National Eating Disorders Association
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Everyone Says I Should Journal, But What's the Point?

Errin Witherspoon

I was told early on, that journaling might be a really effective tool to help me on my journey to recovery. I know from talking to so many other people who suffer with an eating disorder that I’m not the only one who has been encouraged to use writing as a way to connect to my thoughts and feelings. 

And it truly has been an effective tool for me. Writing freely can really help me to shake some of the beliefs that I have about my eating disorder and about my body image. It’s been fun to stretch my writing muscles again, some 25 years after the last time I wrote anything substantial, back in high school. But it’s been even more fun to find a new passion. 

In my journals, I began to draw and paint for the first time in my life. I found art to be particularly helpful on the days  my thoughts or feelings were just too scary or painful to put into words.

And if you’re like I was, you might wonder, what’s the point of journaling? How exactly will this help me with my recovery? Nobody is going to grade me on my journal entries, or hang my journal art on the wall, after all.

But, I’ve realized something. I needed to use this creative outlet as a way for me to learn more about myself and the way I cope, process thoughts, and see the world, in order to really tap into the growth that comes from recovery. This realization came when I noticed an image that had appeared on the pages of my journal more than once. She looked relatively the same each time, and when I really looked at her, it struck me that she looked kind of like me. She was wearing glasses like mine, her hair was similar in length and style to mine, and she had a cute little nose like mine. She was definitely my own image of myself. 

I noticed that she also never had a mouth. When I started to think about why that might be, it occurred to me that I had been silencing her and hiding her from the world for as long as I’d had my eating disorder. I’d been keeping the real me locked away where nobody could see me. It spoke volumes to me, and I was fascinated, so I began looking more closely through my recovery journals to see what other themes or patterns I could pick out.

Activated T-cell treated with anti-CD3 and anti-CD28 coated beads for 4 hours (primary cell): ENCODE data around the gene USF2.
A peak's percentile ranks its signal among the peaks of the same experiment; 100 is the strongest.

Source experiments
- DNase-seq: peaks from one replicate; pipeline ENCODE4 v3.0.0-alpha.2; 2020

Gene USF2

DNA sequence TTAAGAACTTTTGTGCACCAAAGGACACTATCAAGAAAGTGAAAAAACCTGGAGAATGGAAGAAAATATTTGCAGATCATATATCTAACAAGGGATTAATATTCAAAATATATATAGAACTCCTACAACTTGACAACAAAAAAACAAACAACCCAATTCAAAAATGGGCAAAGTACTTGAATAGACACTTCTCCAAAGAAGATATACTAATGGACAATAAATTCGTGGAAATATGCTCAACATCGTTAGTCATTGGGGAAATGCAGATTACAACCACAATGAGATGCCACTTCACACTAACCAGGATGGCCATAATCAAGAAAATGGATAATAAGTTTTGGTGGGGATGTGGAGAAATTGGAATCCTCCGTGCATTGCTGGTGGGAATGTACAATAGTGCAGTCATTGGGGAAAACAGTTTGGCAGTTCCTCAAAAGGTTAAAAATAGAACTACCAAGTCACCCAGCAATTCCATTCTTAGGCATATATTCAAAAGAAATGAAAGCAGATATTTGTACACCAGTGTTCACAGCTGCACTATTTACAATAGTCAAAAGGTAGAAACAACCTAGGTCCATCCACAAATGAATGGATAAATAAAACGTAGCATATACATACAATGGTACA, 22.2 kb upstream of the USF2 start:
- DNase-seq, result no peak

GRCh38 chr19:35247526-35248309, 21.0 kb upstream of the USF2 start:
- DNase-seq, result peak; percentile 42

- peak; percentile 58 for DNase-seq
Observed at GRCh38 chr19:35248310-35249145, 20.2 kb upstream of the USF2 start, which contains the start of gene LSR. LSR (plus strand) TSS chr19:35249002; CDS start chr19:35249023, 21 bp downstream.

And low and behold, I found Edie. My eating disorder. I had drawn her in my journals more times than any other image and hadn’t even realized that she was there. I mean, I knew I had drawn her, sure. But I hadn’t been aware, in the moment, that she appeared on the days I was struggling the most to silence my eating disorder in my mind. And she looked so mean!

Just like that, I had discovered a secret to journaling that has helped me keep both feet planted in recovery. Reflecting on what I’ve gone through, and looking back at what I was thinking and feeling in those times, has really helped me to understand myself on a much deeper level. In my journaling, I’m now able to pick out warning signals that can lead to unhealthy behaviors or thought processes. I see how my use of colors in what I draw or paint can tell me when I’m needing to revisit certain recovery tools, so I don’t step out of recovery and back into my disorder. 

In recovery, it’s important to focus on the future, but I it can also be helpful to look back at what we’ve been through, and how we got through it, to help us see the future more clearly. Sometimes, it’s difficult to look back at the days that I struggled and be reminded of how that felt at the time, but I’ve found it to be the best tool I have for seeing more clearly what I need to do to work towards not having to feel that way again.

I believe full recovery is possible. If I continue with the help of my treatment team, if I keep journaling consistently with creativity, and if I take time to reflect on what I’ve come through, I will get there. And I believe that you can too.

 

Errin refers to herself as an Artist by Accident. She fell into her love of art when she embarked on her journey to recovery from Binge Eating Disorder earlier this year. She has often been described by friends and peers as driven, passionate, helpful, creative and thoughtful. She has learned, through treatment, how to use those attributes to begin to heal, with the help of her recovery team. When the grip of Errin’s eating disorder tightened in 2016, she launched an at-home business and left the corporate world. She recently gave up that business to focus on her recovery. Now, with her newly found love of art and all things healing/self-love, she is focused on using her experiences to help others who suffer in ways similar to her own struggles. Learn more about Errin's current endeavor here.